the Dog” – The Sequel Set in Syria
The west confined itself to disapproving words and calls for “restraint” on “both sides” – even though the victims were unarmed.
In Syria hundreds of people have just been slaughtered in circumstances which are entirely unclear, and the west is about to launch (in our case without parliamentary approval with the prime minister acting from a beach in Cornwall) a military attack with entirely unforseen consequences on Damascus.
There is a “Wag the Dog” element about this, and indeed the war of President Clinton’s penis satirised in that masterful award-winning movie has already proved a handy diversion from Egypt before its even started.
It is entirely implausible that the Syrian regime chose the moment of the arrival of a UN chemical weapons inspection team to launch a chemical attack on an insurgency already suffering reverse after reverse on the battlefield and steadily losing international support with each new video showing them eating the hearts of slain soldiery and sawing of the heads of Christian priests with bread knives.
In the absence of conclusive evidence one would have to believe that the Assad regime was mad as well as bad to have launched such a chemical attack at a time when it is in less danger than it has been for almost a year. I do not believe that Bashar is mad.
There is ample evidence that the Syrian rag-tag-and-bobtail insurgency, dominated by the most extreme fanatic franchises of Al Qaeda, has access to chemical weapons, indeed any weapons the rag-tag-and-bobtail coalition behind them can get to them.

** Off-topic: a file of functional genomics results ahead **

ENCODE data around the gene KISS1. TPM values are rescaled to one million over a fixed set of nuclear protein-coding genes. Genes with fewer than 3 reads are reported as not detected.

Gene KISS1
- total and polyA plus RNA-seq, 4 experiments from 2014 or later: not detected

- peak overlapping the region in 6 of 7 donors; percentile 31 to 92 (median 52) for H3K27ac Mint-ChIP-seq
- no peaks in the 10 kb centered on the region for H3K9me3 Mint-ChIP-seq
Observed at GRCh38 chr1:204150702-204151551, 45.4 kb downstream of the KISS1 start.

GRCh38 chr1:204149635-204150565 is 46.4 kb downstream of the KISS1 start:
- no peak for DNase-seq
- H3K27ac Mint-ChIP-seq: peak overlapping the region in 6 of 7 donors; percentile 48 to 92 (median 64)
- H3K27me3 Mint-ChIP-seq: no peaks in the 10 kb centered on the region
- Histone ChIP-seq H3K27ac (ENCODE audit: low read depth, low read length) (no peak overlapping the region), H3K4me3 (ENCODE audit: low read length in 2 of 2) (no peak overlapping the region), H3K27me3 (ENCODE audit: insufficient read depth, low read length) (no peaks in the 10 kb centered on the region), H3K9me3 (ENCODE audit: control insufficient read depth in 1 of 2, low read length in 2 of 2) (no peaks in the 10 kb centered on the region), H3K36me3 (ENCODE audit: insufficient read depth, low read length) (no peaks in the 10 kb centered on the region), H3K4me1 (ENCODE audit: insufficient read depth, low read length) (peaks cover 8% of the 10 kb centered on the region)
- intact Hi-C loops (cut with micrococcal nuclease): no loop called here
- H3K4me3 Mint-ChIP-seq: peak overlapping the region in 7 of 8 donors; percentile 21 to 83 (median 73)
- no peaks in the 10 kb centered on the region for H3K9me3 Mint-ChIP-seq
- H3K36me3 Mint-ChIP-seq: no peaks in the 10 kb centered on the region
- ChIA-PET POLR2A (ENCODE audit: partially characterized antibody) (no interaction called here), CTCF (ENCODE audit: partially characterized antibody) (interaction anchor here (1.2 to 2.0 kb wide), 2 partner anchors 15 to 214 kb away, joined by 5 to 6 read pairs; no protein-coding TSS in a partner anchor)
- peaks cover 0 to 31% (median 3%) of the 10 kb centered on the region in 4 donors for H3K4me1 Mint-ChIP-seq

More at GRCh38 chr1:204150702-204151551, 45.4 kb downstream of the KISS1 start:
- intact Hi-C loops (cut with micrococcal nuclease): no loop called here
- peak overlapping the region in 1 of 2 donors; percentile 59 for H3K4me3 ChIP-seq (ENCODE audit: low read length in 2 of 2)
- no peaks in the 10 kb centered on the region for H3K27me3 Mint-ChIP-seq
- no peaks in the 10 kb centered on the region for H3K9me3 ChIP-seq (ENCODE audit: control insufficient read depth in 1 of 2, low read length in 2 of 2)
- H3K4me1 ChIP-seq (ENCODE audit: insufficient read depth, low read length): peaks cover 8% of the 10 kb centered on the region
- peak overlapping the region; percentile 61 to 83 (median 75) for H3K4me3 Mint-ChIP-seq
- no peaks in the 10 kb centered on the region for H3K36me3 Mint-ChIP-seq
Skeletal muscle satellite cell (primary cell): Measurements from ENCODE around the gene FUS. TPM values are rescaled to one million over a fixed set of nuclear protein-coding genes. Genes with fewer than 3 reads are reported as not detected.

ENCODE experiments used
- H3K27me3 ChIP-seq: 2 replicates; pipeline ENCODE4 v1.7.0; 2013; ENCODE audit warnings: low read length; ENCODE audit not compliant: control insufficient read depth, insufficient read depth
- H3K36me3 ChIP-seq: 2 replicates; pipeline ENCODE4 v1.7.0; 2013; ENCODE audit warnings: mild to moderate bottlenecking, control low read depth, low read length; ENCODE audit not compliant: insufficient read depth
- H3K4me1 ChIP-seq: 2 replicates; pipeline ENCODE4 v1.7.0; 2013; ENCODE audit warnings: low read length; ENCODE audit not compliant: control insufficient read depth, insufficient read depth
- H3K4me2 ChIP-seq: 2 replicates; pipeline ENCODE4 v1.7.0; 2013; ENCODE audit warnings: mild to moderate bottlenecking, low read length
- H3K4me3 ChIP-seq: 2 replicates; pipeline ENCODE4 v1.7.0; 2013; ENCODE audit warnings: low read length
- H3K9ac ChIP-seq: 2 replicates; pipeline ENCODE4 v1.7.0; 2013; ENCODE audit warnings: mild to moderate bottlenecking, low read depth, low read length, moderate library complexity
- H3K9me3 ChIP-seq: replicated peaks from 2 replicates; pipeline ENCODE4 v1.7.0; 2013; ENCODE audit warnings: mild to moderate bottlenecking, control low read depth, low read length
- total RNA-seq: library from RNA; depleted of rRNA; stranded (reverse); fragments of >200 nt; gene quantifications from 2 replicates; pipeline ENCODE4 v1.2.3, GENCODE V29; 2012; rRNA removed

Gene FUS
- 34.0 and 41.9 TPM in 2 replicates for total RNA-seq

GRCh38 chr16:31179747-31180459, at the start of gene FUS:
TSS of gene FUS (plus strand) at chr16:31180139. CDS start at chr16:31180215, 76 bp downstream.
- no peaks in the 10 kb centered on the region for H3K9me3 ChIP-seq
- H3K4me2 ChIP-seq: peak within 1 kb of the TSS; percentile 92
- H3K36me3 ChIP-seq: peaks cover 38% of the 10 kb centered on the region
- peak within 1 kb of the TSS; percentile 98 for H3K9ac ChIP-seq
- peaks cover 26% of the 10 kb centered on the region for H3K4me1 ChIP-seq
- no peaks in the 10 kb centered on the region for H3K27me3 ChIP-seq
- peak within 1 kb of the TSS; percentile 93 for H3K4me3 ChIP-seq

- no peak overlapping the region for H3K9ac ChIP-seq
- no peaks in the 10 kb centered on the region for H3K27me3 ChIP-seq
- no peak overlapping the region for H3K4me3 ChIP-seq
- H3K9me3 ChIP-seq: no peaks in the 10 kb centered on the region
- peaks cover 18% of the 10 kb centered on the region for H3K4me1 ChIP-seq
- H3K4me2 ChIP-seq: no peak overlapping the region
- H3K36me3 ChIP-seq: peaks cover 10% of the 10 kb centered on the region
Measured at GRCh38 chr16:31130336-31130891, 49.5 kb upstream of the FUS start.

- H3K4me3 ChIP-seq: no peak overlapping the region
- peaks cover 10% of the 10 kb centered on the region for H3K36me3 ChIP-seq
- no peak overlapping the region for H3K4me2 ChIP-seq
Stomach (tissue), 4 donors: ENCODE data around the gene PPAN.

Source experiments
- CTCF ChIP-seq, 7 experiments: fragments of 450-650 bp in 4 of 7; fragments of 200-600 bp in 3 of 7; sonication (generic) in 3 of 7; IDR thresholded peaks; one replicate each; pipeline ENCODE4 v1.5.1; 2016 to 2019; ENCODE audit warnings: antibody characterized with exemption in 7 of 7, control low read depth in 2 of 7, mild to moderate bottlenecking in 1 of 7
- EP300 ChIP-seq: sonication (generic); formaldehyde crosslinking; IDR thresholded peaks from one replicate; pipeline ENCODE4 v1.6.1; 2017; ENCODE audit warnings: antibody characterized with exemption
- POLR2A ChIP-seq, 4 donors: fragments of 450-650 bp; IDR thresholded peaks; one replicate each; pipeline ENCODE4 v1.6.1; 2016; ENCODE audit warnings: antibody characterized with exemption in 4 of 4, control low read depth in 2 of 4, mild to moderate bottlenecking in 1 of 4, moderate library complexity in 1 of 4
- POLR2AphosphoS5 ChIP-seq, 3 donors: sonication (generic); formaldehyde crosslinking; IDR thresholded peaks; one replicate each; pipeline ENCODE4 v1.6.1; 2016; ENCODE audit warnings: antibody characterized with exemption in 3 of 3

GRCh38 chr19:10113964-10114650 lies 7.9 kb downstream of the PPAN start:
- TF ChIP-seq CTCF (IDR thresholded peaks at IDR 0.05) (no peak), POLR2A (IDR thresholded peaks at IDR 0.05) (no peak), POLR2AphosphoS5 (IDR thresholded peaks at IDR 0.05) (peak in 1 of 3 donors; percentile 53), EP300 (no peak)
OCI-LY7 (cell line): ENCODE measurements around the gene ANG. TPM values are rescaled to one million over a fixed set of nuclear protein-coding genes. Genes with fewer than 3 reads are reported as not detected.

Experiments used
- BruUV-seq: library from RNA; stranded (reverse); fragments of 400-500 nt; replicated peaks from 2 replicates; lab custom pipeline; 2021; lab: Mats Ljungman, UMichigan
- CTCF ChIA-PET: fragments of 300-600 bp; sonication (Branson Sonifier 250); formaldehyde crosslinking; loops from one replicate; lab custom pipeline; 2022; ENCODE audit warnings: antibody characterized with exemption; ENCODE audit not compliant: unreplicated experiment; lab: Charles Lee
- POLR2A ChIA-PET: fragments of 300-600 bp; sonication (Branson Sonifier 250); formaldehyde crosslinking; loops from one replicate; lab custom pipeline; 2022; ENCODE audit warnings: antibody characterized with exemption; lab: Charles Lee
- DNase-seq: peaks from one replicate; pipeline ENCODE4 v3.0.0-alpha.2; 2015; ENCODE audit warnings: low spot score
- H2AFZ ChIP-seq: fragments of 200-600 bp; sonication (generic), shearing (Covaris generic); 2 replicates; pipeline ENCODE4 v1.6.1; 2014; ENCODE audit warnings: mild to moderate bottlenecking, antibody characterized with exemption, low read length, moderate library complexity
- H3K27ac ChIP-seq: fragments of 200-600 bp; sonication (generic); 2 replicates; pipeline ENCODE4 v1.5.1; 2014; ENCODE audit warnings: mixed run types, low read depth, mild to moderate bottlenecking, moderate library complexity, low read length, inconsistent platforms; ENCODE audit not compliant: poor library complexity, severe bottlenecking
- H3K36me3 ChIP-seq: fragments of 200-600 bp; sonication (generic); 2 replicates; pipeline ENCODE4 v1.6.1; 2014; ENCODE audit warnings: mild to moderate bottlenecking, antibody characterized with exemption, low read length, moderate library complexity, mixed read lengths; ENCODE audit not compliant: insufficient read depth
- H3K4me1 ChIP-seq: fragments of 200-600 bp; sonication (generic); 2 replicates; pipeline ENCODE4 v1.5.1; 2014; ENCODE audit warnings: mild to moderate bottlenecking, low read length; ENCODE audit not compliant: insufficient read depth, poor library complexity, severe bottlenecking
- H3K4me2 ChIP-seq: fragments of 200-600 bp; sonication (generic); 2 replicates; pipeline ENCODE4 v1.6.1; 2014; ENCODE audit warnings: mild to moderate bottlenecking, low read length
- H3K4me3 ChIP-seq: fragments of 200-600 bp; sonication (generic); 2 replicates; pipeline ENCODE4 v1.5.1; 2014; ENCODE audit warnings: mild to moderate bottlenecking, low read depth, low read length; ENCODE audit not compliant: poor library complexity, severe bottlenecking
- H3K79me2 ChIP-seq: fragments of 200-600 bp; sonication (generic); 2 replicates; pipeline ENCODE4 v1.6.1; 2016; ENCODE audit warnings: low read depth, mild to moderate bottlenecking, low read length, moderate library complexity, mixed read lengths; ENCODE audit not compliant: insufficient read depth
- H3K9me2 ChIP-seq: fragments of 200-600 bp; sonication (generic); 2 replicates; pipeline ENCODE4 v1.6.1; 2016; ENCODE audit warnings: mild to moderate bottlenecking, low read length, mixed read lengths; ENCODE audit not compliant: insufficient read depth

The US has a long history of using such weapons – and worse – and not just in SE Asia. In the destruction of Fallujah in next door Iraq they slaughtered thousands with the same kind of cocktails.
Israel regularly shares its own chemical weapons stockpile with their neighbours in Gaza. Check the pictures of phosphorous gas raining down upon the UN schools and hospitals in Operation Cast Lead if you don’t believe me.
Britain introduced chemical weapons to the middle east in the first place, dropping gas on the “uncivilised tribes” of Iraq in the 1920s and wondering in parliament “what all the fuss was about”.
Does anyone believe that the foul dictatorships of the Gulf – like Saudi Arabia – wouldn’t give the Syrian rebels some of their chemical weapons? Especially if the purpose was to draw the big powers into the war?
Does anyone believe that a Syrian rebel army whose vile atrocities abound on YouTube wouldn’t use them, for the same purpose?
So now we wait for the summer-surprise attack on yet another Arab country by the former colonial powers. Another summer, another Muslim country under murderous bombardment by the last people on the planet whose motives are trusted by anyone in the Muslim world.
Meanwhile, the money, and the weapons, keep on flowing to the Egyptian junta. The blood of some people, as always, turning out to be of far greater consequence than the blood of others…
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